Senior Pet Dental Care



By the time a dog or cat enters its senior years, many dogs have not received any or adequate prophylactic dental care over their lifetimes.  This causes serious problems when dealing with an older dog or cat.  The lack of senior pet dental care takes a toll.  The majority of extractions done on pets are when the animal is older.  A lot of the gum has receded from the tooth, the nerve and blood supply have declined and the tooth is only being held in the tooth socket (alveolus) by a literal thread!


If one does an oral exam in many older dogs, often the canines, premolars and molars are hidden and enshrouded in a massive amount of calculus or stone that has built up over years.  Senior pet dental care issues can cause internal medical problems.  Underneath all that plaque, tartar and calculus are bacteria that are absorbed into the circulatory system.  As they used to say “all roads go through Rome”.  It is the same with anything absorbed into the bloodstream that “all things go through the heart”.  The bacteria form plaques which are clumps of material that cling to the heart valves.  This can cause or exacerbate current heart disease in the senior pet.




As the pet gets older, organs are not as new as they once were.  Most older dogs do well under anesthetics but it is a riskier thing to do compared to neutering a dog at 6 months of age.  It is crucial that a complete physical exam, cardiac workup and appropriate blood work be done before the procedure is done.  I will often do this about a week before the dental is to be performed plus I always start dogs on appropriate antibiotics way before the day of the dental.  Clindamycin, Doxycycline or Clavamox® are my usual go to drugs of choice.  I always want anti-microbial drugs in the dog so they can start to take effect before I do my work.  Plus, there usually is less bleeding compared to not having antibiotics in the body.


Senior pet dental care can be difficult on those older animals with a pre-existing condition.  There are those dogs and cats that have too high an anesthetic risk to be put under general anesthesia.  I do one of two things.  If the dog will allow it, I perform a hand scaling of the teeth while the animal is awake and do as much as possible under those conditions without causing pain to the animal.  I have also done countless dental procedures with Telazol®.  This is a very useful muscle relaxant.  I have used it since it hit the market back in 1987.  The dog is completely awake but is immobilized and feels no pain.  The swallowing reflex is present so there is no problem with aspiration pneumoniaThis is a condition when food or ingesta is inhaled into the lungs. This can occur with dogs with a cleft palate but most commonly from post surgical procedures after the endotracheal tube has been removed. The animal vomits and if not caught in time, is inhaled into the lungs leading to infections and breathing problems..  The anesthetic is deep enough to do minor extractions plus there is a quasi reversing agent (Dopram®) that wakes the dog up in about 20 seconds.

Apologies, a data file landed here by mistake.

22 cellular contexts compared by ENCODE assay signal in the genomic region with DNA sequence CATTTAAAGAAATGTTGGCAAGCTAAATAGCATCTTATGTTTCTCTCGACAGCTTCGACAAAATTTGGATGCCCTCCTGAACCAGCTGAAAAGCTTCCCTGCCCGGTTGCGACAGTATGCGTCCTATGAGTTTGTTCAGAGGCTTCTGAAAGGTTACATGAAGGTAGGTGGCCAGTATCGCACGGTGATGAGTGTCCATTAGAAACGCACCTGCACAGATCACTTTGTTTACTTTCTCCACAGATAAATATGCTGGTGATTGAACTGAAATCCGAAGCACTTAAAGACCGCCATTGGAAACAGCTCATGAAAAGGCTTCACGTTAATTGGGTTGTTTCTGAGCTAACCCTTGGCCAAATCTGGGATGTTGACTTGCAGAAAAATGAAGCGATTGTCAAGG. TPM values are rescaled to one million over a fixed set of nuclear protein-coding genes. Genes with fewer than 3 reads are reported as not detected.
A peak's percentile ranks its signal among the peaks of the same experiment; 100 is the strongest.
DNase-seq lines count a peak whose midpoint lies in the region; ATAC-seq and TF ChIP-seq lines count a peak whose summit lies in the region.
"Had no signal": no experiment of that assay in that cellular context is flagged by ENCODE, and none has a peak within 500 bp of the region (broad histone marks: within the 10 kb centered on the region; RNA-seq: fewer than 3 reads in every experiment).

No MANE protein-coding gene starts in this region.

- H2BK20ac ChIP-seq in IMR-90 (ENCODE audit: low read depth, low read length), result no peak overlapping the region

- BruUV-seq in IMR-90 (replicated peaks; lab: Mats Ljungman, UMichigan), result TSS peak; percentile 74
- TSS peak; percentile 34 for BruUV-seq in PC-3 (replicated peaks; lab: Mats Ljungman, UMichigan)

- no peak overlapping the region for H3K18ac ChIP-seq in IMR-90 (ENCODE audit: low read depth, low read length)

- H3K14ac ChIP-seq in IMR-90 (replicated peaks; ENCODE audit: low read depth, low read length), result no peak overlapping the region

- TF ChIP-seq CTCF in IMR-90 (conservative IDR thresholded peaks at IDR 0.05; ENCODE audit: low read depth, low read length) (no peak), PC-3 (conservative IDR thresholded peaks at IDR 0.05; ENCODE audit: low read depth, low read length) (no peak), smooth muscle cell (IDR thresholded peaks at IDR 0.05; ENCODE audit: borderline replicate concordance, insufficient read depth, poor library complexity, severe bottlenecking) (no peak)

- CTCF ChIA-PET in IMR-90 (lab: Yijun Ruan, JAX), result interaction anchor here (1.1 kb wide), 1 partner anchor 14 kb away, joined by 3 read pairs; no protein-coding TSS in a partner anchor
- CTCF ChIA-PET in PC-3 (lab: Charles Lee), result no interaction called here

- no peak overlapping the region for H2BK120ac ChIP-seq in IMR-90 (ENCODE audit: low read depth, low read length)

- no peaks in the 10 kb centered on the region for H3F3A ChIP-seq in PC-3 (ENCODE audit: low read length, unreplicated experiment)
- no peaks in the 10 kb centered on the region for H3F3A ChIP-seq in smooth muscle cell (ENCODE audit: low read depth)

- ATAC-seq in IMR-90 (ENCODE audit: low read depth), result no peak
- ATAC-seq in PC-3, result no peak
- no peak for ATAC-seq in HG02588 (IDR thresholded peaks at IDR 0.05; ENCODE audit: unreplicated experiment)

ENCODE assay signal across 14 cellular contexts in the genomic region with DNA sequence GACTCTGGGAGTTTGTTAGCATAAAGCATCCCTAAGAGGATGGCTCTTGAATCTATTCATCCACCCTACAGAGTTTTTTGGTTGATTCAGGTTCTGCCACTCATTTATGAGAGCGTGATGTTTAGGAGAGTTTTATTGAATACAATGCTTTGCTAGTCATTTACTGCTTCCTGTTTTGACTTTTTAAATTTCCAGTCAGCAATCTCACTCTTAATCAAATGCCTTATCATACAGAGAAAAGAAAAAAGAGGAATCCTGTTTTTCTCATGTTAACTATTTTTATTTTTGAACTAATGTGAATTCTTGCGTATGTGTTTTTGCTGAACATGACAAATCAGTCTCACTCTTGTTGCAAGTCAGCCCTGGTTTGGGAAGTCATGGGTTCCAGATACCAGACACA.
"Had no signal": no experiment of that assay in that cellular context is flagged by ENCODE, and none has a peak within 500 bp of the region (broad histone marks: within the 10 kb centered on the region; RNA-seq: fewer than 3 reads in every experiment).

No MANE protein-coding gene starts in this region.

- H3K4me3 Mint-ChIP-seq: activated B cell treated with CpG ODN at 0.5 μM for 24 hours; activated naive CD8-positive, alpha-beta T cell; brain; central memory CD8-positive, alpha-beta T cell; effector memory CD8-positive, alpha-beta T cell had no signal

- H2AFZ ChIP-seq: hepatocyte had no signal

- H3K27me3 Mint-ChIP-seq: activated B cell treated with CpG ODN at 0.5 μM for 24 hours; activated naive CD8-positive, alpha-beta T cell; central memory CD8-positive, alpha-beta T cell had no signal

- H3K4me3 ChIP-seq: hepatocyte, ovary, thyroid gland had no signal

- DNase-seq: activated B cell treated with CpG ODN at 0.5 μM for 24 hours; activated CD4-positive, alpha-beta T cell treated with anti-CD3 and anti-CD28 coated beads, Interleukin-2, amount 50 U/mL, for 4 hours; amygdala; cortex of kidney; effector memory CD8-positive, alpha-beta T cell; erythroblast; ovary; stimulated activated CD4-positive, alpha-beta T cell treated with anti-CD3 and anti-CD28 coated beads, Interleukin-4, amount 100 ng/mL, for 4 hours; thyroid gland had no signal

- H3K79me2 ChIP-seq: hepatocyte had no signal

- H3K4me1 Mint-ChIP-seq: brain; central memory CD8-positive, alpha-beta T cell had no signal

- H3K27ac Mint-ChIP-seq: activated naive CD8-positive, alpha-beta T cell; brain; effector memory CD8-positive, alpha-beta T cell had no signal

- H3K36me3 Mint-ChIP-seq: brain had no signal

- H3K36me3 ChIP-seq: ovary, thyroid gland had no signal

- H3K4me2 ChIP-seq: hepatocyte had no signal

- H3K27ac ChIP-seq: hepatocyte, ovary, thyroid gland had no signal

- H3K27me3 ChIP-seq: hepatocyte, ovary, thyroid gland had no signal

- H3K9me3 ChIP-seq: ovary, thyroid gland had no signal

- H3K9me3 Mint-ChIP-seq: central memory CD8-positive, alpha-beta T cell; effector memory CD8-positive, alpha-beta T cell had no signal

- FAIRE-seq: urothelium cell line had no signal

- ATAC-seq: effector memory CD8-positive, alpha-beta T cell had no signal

A large tan dog is getting its teeth brushed by its owner.



Gingival hyperplasia is an enlargement of the gum tissue that is known as epulis in the senior dog but rarely seen in the cat.  This can lead to further dental disease caused by the folds and crevices that lurk around the base of the tooth nearby.  It is usually removed via a surgical laser.

Retro-orbital Abscesses are also common in older dogs.  This is caused by abscessation of an upper molar.  The abscess forms a large, hot swollen mass above the left or right muzzle and forward to the eye socket.  It is extremely painful and must be lanced via the hard palate under a general anesthetic.

For more details on dental care please take the time to read Pet Dental Care.

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